VIDEOS 1 TO 50

2b Coulomb collisions in plasmas

Published: 2015/09/15

Channel: Plasma Physics and Applications

Coulomb collision Meaning

Published: 2015/04/22

Channel: SDictionary

14A Coulomb Collisions | Introduction to Plasma Physics by J D Callen

Published: 2015/12/24

Channel: Lucius Fox

collision response with coulomb friction

Published: 2013/03/23

Channel: Glenn Fiedler

Special collision between 2 Protons entering inside the range of strong Coulomb force

Published: 2010/08/17

Channel: Bengt Nyman

Energy & Chemistry: Crash Course Chemistry #17

Published: 2013/06/11

Channel: CrashCourse

When Protons Collide

Published: 2016/05/04

Channel: Boston University

Proton collision and penetration into the range of strong Coulomb force

Published: 2010/10/08

Channel: Bengt Nyman

Robust Treatment of Simultaneous Collisions

Published: 2012/12/26

Channel: Walt Disney Animation Studios

Collisions (Momentum Activity, CP Physics)

Published: 2013/12/09

Channel: Dan Welty

Physics: How many electrons are in 1 coulomb?

Published: 2014/05/17

Channel: Smoleny1

Coulomb's Law, Force of a Proton and an Electron in Hydrogen Atom

Published: 2014/01/26

Channel: Step-by-Step Science

Conservation of momentum: Concept of Collision CBSE 11th 12th IIT JEE physics AIEEE BITSAT PMT ISEET

Published: 2012/10/10

Channel: ConquerIITJEE

Coulomb Focusing: Helping Electrons Hit the Bullseye

Published: 2013/10/02

Channel: Aaron Parsons

collision response linear

Published: 2013/03/23

Channel: Glenn Fiedler

Gravity & Coulomb repulsion

Published: 2009/07/09

Channel: Computer Physics Lab

angular collision response new

Published: 2013/03/23

Channel: Glenn Fiedler

angular collision response without friction

Published: 2013/03/23

Channel: Glenn Fiedler

collision response linear wrong

Published: 2013/03/23

Channel: Glenn Fiedler

James D. Callen: Fluid and transport modeling of plasmas 1: collisional plasma kinetics, solutions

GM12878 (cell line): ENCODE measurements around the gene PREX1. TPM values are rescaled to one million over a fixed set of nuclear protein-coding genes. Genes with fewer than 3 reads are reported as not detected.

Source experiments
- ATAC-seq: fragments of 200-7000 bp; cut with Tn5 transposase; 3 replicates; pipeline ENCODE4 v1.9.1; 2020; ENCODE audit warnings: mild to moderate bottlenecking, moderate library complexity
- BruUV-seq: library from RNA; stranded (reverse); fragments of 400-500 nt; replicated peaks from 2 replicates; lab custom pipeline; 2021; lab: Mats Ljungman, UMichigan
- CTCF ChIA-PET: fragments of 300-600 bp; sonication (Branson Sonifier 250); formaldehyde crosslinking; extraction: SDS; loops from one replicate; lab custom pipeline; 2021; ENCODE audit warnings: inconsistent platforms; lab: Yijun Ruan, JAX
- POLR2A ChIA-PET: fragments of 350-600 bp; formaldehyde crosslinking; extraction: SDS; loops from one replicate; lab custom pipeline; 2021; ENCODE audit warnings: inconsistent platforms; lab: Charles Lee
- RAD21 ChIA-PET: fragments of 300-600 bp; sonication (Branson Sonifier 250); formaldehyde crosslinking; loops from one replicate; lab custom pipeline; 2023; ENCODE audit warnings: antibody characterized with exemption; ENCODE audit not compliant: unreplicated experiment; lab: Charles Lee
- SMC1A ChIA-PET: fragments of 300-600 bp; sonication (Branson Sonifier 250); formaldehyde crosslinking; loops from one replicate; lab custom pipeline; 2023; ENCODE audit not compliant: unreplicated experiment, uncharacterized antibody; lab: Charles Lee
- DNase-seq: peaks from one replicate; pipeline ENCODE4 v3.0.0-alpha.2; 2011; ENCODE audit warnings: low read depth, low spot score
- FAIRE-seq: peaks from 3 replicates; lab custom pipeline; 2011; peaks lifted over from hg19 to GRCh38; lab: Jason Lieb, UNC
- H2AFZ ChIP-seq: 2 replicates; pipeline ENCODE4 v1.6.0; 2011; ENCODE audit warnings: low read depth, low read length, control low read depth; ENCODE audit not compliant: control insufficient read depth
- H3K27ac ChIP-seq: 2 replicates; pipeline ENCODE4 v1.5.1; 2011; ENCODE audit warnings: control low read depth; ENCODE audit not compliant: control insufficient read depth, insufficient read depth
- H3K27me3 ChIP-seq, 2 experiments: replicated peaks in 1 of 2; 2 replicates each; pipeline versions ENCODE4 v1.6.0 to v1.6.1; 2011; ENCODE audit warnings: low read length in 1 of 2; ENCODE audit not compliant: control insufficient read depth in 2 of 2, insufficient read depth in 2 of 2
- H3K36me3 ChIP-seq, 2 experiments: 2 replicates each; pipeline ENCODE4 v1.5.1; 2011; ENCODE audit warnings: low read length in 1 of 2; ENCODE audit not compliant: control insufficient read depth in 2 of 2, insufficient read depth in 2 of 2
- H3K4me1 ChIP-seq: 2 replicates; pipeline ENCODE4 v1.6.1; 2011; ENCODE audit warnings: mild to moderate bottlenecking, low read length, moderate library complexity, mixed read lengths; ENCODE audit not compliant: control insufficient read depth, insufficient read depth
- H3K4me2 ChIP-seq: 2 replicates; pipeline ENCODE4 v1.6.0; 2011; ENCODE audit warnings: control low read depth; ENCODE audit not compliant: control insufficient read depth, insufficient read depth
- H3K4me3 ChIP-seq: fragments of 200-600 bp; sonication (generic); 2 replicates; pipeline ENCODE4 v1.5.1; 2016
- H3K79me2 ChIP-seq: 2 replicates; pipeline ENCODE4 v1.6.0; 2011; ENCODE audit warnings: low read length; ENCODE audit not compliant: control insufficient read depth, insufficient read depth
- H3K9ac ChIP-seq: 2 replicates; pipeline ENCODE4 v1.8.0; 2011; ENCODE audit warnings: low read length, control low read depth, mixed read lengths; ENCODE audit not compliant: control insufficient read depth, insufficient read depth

Published: 2015/08/06

Channel: Centre International de Rencontres Mathématiques

collision response rolling friction

Published: 2013/03/23

Channel: Glenn Fiedler

Lec 15: Momentum and Its Conservation | 8.01 Classical Mechanics, Fall 1999 (Walter Lewin)

Published: 2014/12/10

Channel: For the Allure of Physics

8.01x - Module 18 01 Elastic collision of sliders with unequal masses, one at rest

Published: 2015/02/16

Channel: Lectures by Walter Lewin. They will make you ♥ Physics.

Farade's Experiment

Published: 2017/04/02

Channel: Knight King

go stone spinning

Published: 2013/03/23

Channel: Glenn Fiedler

Two shuffleboard disks of equal mass, one orange and the other green, are involved in a perfectly el

Published: 2015/12/19

Channel: WNY Tutor

Particle Physics: "Electrons in a Uniform Magnetic Field" 1959 Educational Services

Published: 2013/03/24

Channel: Jeff Quitney

Particle Dynamics Screencast 4.1 - Coulomb Friction

Published: 2015/03/30

Channel: DrDynamics

Collision response with rotation

Published: 2016/05/01

Channel: Pentagrid

Visualization of Interactions with Matter - Alpha Radiation

Published: 2015/04/07

Channel: Nuclear Power for Everybody

dynamic simulation of human hand grasping (proof of concept)

Published: 2012/03/09

Channel: Qiushi Fu

Keshe reactor simulation animation. - YouTube2.flv

Published: 2012/12/15

Channel: kevin chambers

James D. Callen: Fluid and transport modeling of plasmas 2: kinetic and fluid solutions of PKE

Published: 2015/08/06

Channel: Centre International de Rencontres Mathématiques

SiconosMechanics 3000 apericube falling on ground

Published: 2016/03/22

Channel: Siconos

SiconosMechanics. apericubes shake by a vibrating ground

Published: 2016/11/08

Channel: Siconos

Electron

Published: 2016/03/01

Channel: Century Old

Java 2D physics from scratch - Rigid Body Test #2: linear impulse resolution (no rotation)

Published: 2017/03/24

Channel: Leo Ono

[量子力學]第10-1講、Collision Theory

Published: 2012/11/14

Channel: 臺大科學教育發展中心 ．NTU CASE

SiconosMechanics few cubes in an hopper

Published: 2016/03/24

Channel: Siconos

Physics simulation: Claus Fuhrer's truck, suspension, articulated bed

Published: 2009/03/27

Channel: Sequoia

Linear Algebra- 2D Collision Response - Position

Published: 2012/08/06

Channel: Jamie King

Line 23a20 Anisotropic Kepler Mass Tensor Coulomb Poincaré Trajectories WOW SETI

Published: 2014/04/27

Channel: theideagirlsays

Introduction to Momentum (Collisions, Conservation of Momentum and Variable mass Systems)

Published: 2017/03/02

Channel: A Journey Into Physics

Disk Toy

Published: 2012/06/28

Channel: Benedek Vartok

Animated Digital Fabric Collisions | Columbia Computer Graphics Group

Published: 2011/01/04

Channel: DigitalDesignTherapy

Line 18 a3z5b3a Nuclear Fusion Collision Spin Polarized Plasmas Electron 5g WOW SETI

Published: 2012/04/13

Channel: theideagirlsays

Line 18 a3z5b5 Coulomb Barrier Nuclear Bi-sphere Fiber Laser Light Resonators 5g WOW SETI

Published: 2012/04/17

Channel: theideagirlsays

Physics-based Assistive Grasping for Robust Object Manipulation in Virtual Reality